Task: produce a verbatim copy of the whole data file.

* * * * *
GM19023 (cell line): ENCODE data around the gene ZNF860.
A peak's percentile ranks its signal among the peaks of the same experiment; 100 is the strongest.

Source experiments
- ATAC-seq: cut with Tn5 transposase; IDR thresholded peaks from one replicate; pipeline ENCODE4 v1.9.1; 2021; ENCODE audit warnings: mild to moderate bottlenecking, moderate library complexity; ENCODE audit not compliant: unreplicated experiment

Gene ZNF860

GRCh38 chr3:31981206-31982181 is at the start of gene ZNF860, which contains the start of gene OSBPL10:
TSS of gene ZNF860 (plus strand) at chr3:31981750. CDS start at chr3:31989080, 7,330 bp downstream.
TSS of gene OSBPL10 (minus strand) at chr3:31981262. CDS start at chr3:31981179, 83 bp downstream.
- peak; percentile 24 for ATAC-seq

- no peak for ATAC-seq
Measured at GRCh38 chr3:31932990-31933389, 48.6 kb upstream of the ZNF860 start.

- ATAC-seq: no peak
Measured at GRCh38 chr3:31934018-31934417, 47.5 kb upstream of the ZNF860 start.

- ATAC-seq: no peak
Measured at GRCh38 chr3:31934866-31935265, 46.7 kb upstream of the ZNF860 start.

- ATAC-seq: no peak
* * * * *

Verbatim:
GM19023 (cell line): ENCODE data around the gene ZNF860.
A peak's percentile ranks its signal among the peaks of the same experiment; 100 is the strongest.

Source experiments
- ATAC-seq: cut with Tn5 transposase; IDR thresholded peaks from one replicate; pipeline ENCODE4 v1.9.1; 2021; ENCODE audit warnings: mild to moderate bottlenecking, moderate library complexity; ENCODE audit not compliant: unreplicated experiment

Gene ZNF860

GRCh38 chr3:31981206-31982181 is at the start of gene ZNF860, which contains the start of gene OSBPL10:
TSS of gene ZNF860 (plus strand) at chr3:31981750. CDS start at chr3:31989080, 7,330 bp downstream.
TSS of gene OSBPL10 (minus strand) at chr3:31981262. CDS start at chr3:31981179, 83 bp downstream.
- peak; percentile 24 for ATAC-seq

- no peak for ATAC-seq
Measured at GRCh38 chr3:31932990-31933389, 48.6 kb upstream of the ZNF860 start.

- ATAC-seq: no peak
Measured at GRCh38 chr3:31934018-31934417, 47.5 kb upstream of the ZNF860 start.

- ATAC-seq: no peak
Measured at GRCh38 chr3:31934866-31935265, 46.7 kb upstream of the ZNF860 start.

- ATAC-seq: no peak